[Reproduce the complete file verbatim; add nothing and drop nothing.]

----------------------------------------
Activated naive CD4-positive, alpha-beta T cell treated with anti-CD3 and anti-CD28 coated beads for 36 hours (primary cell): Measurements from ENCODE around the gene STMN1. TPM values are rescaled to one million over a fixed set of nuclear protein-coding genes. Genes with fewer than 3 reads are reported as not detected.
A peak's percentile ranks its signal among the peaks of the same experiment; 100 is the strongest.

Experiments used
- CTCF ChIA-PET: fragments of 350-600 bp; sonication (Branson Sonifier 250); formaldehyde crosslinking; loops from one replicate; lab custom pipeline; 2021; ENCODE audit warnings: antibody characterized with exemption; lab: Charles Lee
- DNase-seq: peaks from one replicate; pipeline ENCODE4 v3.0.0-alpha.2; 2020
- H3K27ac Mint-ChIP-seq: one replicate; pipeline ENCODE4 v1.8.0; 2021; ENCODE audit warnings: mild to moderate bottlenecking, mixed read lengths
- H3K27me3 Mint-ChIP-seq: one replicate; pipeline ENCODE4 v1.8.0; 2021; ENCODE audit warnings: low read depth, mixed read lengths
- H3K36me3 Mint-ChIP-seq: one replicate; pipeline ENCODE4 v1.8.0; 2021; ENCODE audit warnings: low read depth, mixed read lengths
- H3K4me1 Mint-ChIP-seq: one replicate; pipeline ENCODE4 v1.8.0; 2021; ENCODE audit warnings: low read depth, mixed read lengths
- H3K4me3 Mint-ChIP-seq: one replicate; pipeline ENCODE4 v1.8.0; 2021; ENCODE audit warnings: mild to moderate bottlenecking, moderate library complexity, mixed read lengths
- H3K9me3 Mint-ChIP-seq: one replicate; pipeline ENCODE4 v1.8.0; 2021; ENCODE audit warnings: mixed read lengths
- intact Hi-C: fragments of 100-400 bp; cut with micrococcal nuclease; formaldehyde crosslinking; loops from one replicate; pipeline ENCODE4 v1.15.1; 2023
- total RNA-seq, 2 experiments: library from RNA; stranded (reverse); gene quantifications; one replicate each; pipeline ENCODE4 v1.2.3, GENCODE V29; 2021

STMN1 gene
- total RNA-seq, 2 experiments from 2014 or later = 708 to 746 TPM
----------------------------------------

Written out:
Activated naive CD4-positive, alpha-beta T cell treated with anti-CD3 and anti-CD28 coated beads for 36 hours (primary cell): Measurements from ENCODE around the gene STMN1. TPM values are rescaled to one million over a fixed set of nuclear protein-coding genes. Genes with fewer than 3 reads are reported as not detected.
A peak's percentile ranks its signal among the peaks of the same experiment; 100 is the strongest.

Experiments used
- CTCF ChIA-PET: fragments of 350-600 bp; sonication (Branson Sonifier 250); formaldehyde crosslinking; loops from one replicate; lab custom pipeline; 2021; ENCODE audit warnings: antibody characterized with exemption; lab: Charles Lee
- DNase-seq: peaks from one replicate; pipeline ENCODE4 v3.0.0-alpha.2; 2020
- H3K27ac Mint-ChIP-seq: one replicate; pipeline ENCODE4 v1.8.0; 2021; ENCODE audit warnings: mild to moderate bottlenecking, mixed read lengths
- H3K27me3 Mint-ChIP-seq: one replicate; pipeline ENCODE4 v1.8.0; 2021; ENCODE audit warnings: low read depth, mixed read lengths
- H3K36me3 Mint-ChIP-seq: one replicate; pipeline ENCODE4 v1.8.0; 2021; ENCODE audit warnings: low read depth, mixed read lengths
- H3K4me1 Mint-ChIP-seq: one replicate; pipeline ENCODE4 v1.8.0; 2021; ENCODE audit warnings: low read depth, mixed read lengths
- H3K4me3 Mint-ChIP-seq: one replicate; pipeline ENCODE4 v1.8.0; 2021; ENCODE audit warnings: mild to moderate bottlenecking, moderate library complexity, mixed read lengths
- H3K9me3 Mint-ChIP-seq: one replicate; pipeline ENCODE4 v1.8.0; 2021; ENCODE audit warnings: mixed read lengths
- intact Hi-C: fragments of 100-400 bp; cut with micrococcal nuclease; formaldehyde crosslinking; loops from one replicate; pipeline ENCODE4 v1.15.1; 2023
- total RNA-seq, 2 experiments: library from RNA; stranded (reverse); gene quantifications; one replicate each; pipeline ENCODE4 v1.2.3, GENCODE V29; 2021

STMN1 gene
- total RNA-seq, 2 experiments from 2014 or later = 708 to 746 TPM